Background: Simulation-based medical education is more prevalent in undergraduate preclinical medical education and acts as a foundation for clinical learning in years three and four. Currently, there is a call to teach clinical application of basic science material in preclinical years one and two.
Methods: Two groups of students participated in this investigation; a historical control of 270 students from the 2010 matriculating class and students receiving the intervention (anatomy lecture plus airway management simulation) from the 2012 matriculating class (n=337). Descriptive statistics were calculated for demographic and academic performance variables. Unadjusted and adjusted odds of passage of mid-term and final assessment were calculated. The final assessment was defined as one correct, two correct, and all three questions correct.
Results: Adjusted odds of passage of mid-term exam for the control group were 3.9 (95% CI: 2.7-5.9), virtually unchanged from the unadjusted odds of passage. Control group results for final exam passage as defined as one correct increased from .7 to .9 when adjusted for variables (95% CI:.3-2.5). Odds of passage of final assessment, for the control group, for adjusted models for two or greater correct increased from 4.1 to 5.6 (95% CI:2.6-13.7) and from 34.1 to 44.0 (95% CI: 21.7-102.5) when three answers (or 100%) are needed for passage.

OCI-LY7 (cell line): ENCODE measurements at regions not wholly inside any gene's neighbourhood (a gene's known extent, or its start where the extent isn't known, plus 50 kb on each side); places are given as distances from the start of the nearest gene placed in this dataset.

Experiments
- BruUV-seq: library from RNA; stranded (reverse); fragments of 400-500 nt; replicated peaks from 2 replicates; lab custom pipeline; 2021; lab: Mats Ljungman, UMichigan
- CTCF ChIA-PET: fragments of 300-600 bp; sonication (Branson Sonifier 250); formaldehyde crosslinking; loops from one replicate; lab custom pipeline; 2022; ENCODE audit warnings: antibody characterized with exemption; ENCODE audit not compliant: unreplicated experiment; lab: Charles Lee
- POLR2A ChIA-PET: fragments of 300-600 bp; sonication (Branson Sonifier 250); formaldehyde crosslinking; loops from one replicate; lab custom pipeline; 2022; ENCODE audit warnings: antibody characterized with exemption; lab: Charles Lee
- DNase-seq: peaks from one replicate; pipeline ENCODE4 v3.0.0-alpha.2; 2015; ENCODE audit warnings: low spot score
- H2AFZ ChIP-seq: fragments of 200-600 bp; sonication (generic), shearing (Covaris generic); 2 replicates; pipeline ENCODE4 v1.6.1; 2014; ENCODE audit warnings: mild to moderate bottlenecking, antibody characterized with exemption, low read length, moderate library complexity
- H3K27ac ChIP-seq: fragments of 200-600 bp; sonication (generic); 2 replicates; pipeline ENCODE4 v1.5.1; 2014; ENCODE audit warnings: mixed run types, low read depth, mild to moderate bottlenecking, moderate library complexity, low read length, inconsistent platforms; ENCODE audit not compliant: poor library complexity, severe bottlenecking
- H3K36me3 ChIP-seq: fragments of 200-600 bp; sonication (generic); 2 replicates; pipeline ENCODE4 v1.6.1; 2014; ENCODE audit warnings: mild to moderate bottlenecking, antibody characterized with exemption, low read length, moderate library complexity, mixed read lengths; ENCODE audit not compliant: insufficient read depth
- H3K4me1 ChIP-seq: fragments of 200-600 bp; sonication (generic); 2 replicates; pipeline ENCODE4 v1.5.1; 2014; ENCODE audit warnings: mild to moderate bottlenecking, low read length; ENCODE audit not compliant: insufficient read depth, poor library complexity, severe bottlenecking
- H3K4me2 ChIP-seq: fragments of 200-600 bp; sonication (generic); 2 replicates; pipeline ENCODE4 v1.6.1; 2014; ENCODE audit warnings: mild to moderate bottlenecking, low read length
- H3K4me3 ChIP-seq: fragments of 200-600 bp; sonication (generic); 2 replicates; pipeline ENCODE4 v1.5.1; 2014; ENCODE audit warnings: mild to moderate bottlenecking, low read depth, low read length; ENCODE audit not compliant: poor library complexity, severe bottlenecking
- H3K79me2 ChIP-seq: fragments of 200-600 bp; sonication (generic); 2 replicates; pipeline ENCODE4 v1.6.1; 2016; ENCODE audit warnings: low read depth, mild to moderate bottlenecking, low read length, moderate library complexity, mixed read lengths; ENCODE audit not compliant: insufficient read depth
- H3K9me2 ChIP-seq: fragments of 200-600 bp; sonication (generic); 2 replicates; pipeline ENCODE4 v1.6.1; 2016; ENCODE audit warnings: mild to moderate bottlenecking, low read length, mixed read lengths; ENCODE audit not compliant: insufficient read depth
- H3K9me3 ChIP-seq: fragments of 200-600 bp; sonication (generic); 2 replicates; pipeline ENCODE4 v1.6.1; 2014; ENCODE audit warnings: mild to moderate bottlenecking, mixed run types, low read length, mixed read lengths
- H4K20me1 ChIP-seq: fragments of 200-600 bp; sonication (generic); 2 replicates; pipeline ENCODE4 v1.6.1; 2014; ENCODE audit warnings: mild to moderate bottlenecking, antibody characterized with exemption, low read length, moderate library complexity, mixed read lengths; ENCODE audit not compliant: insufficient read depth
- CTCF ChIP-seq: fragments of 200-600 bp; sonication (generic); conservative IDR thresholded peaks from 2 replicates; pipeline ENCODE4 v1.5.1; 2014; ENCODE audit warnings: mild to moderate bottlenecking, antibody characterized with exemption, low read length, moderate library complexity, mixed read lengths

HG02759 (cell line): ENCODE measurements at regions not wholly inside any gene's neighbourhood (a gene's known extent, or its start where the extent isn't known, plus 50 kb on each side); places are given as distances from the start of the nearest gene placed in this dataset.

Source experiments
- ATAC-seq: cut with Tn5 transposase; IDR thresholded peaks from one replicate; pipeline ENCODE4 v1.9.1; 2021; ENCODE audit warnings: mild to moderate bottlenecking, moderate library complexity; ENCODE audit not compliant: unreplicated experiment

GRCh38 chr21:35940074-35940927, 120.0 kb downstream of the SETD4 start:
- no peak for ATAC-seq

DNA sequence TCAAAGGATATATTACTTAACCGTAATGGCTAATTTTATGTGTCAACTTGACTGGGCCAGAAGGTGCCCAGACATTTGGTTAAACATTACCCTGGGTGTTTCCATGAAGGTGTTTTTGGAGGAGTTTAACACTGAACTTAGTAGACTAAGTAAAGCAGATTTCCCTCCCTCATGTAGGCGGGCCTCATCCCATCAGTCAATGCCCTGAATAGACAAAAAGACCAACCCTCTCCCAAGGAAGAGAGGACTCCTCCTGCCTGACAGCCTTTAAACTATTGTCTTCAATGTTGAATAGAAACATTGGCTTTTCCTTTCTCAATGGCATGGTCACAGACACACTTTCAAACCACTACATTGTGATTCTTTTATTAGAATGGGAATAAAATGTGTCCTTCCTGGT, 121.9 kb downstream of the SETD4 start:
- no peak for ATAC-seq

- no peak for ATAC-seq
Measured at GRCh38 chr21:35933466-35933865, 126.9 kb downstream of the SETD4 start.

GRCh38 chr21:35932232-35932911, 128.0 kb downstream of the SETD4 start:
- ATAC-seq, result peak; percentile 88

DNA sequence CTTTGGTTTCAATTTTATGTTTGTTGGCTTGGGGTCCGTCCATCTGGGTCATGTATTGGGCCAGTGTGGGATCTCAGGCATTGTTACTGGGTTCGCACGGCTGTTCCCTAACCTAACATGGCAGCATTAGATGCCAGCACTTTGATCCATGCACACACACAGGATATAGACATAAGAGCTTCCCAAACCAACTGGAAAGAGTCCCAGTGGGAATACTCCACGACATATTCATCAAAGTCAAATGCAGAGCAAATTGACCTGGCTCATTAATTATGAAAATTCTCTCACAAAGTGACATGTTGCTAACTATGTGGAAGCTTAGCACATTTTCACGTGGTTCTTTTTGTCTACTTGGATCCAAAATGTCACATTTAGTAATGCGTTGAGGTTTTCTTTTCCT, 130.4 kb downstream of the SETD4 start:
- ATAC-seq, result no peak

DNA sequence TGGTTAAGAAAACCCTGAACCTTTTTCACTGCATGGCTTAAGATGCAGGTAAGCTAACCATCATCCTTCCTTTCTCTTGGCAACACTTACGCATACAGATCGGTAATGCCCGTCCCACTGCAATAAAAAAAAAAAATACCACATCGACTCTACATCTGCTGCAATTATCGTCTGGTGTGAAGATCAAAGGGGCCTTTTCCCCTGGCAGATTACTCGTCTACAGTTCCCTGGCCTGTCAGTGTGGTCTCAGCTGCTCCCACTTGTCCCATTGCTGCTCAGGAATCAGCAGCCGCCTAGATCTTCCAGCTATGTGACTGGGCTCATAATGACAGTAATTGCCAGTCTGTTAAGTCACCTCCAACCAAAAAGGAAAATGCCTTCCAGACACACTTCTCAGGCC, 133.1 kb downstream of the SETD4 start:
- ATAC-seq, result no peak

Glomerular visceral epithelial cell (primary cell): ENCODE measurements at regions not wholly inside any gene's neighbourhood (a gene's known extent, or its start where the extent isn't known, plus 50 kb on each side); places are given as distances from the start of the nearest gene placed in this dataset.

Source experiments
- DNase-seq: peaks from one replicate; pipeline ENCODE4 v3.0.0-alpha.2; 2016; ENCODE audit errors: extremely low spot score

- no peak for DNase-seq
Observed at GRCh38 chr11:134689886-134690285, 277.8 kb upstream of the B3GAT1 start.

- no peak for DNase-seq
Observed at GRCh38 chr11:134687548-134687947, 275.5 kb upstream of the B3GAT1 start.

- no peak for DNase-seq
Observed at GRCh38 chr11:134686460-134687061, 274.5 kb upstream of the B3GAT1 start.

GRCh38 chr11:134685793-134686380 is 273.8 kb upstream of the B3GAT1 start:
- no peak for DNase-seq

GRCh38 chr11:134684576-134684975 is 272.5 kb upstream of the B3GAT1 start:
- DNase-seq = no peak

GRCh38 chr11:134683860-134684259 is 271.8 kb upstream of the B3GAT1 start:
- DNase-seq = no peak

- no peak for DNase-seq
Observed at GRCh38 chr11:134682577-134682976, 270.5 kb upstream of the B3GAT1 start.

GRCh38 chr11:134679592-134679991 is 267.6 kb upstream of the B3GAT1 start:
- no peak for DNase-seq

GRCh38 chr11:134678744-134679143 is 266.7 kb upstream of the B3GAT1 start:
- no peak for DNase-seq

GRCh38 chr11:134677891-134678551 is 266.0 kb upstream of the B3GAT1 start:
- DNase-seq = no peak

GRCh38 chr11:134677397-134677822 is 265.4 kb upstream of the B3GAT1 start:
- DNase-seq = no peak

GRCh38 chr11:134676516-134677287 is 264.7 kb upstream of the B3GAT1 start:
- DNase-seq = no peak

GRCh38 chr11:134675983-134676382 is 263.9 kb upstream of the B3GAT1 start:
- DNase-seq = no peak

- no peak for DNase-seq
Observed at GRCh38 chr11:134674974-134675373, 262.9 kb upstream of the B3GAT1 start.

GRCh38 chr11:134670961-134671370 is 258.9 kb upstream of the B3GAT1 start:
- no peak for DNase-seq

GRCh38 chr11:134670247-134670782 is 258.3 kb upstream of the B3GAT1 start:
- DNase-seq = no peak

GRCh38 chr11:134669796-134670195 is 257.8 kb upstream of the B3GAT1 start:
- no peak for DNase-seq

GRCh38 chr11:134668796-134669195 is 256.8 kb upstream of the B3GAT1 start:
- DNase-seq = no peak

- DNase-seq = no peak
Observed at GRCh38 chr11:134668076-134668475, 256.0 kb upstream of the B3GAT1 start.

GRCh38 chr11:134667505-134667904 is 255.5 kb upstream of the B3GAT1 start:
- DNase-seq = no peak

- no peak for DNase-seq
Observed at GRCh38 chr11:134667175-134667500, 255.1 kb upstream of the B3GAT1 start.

Conclusions: When passage criteria for the final exam were defined as one correct, addition of a simulation exercise to the anatomy lecture increased the rate of passage by 11% after adjusting for covariates. However, when passage criteria for the final exam was defined as two or three correct, addition of a simulation exercise to the anatomy lecture decreased the rate of passage.